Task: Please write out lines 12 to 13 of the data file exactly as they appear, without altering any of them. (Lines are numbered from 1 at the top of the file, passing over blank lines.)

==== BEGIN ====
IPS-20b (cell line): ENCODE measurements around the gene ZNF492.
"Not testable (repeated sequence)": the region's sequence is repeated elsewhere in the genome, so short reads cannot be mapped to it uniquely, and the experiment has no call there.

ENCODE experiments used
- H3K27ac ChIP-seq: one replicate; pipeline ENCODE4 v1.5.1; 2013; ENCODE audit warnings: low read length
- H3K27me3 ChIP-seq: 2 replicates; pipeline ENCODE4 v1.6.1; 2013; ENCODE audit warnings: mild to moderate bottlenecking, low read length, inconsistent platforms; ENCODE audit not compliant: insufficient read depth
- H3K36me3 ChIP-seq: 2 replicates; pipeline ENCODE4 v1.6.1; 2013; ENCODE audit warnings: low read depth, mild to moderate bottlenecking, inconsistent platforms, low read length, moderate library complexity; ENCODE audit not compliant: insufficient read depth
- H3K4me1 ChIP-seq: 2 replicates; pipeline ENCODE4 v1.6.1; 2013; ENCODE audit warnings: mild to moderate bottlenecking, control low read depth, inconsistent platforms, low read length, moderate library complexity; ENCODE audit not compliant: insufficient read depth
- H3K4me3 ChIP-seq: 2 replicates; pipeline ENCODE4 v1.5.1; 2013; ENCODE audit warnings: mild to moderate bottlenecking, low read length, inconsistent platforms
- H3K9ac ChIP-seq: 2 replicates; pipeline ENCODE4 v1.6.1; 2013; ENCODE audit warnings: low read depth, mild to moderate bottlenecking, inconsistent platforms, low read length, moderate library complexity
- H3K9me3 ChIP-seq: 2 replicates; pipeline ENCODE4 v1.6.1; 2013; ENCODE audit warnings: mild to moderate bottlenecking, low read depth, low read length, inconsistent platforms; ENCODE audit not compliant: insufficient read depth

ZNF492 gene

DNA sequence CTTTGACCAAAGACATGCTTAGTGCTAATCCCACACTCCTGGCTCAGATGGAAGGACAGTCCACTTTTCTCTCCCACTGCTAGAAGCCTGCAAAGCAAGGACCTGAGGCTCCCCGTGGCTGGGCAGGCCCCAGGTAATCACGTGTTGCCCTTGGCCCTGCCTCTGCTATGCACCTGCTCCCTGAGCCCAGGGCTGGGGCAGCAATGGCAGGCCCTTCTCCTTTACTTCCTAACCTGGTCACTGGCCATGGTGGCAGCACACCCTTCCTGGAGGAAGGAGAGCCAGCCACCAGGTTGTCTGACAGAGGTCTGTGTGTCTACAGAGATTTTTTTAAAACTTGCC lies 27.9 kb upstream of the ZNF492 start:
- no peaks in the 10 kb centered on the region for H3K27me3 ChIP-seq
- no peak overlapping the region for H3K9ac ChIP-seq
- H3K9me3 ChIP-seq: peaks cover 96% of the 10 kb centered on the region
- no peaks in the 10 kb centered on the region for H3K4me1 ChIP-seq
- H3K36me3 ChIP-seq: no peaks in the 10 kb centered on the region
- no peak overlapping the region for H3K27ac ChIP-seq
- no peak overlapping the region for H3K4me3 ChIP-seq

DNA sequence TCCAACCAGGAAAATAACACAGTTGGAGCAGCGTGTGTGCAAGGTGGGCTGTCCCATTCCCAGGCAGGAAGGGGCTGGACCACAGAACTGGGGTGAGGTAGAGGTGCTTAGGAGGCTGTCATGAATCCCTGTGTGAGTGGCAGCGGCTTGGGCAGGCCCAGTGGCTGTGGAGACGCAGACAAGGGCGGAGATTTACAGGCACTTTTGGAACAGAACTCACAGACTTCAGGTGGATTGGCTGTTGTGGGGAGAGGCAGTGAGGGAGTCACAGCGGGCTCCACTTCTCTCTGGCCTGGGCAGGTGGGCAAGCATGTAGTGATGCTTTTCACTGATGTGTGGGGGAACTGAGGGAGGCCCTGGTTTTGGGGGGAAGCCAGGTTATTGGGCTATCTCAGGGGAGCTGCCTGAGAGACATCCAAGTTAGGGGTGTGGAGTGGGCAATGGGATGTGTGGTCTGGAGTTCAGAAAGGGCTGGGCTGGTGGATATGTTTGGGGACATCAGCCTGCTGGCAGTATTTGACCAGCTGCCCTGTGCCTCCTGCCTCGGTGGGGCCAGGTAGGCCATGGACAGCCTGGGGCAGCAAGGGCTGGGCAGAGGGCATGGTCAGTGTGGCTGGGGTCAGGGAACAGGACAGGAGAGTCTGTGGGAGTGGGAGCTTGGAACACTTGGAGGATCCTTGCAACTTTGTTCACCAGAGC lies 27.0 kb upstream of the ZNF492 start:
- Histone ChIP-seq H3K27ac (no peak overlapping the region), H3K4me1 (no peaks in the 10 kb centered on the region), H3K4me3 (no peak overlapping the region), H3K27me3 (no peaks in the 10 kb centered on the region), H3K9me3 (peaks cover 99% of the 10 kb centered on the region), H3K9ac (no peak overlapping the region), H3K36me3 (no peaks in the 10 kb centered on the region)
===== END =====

DNA sequence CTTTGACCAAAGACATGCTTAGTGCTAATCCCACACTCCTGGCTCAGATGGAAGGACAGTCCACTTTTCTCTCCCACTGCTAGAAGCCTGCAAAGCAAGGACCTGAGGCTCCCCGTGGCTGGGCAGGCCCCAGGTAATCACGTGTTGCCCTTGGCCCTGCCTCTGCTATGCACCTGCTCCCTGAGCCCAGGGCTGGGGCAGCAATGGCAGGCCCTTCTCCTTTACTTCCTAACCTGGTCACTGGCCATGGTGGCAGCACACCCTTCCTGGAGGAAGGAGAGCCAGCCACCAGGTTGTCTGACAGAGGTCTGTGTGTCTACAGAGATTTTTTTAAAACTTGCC lies 27.9 kb upstream of the ZNF492 start:
- no peaks in the 10 kb centered on the region for H3K27me3 ChIP-seq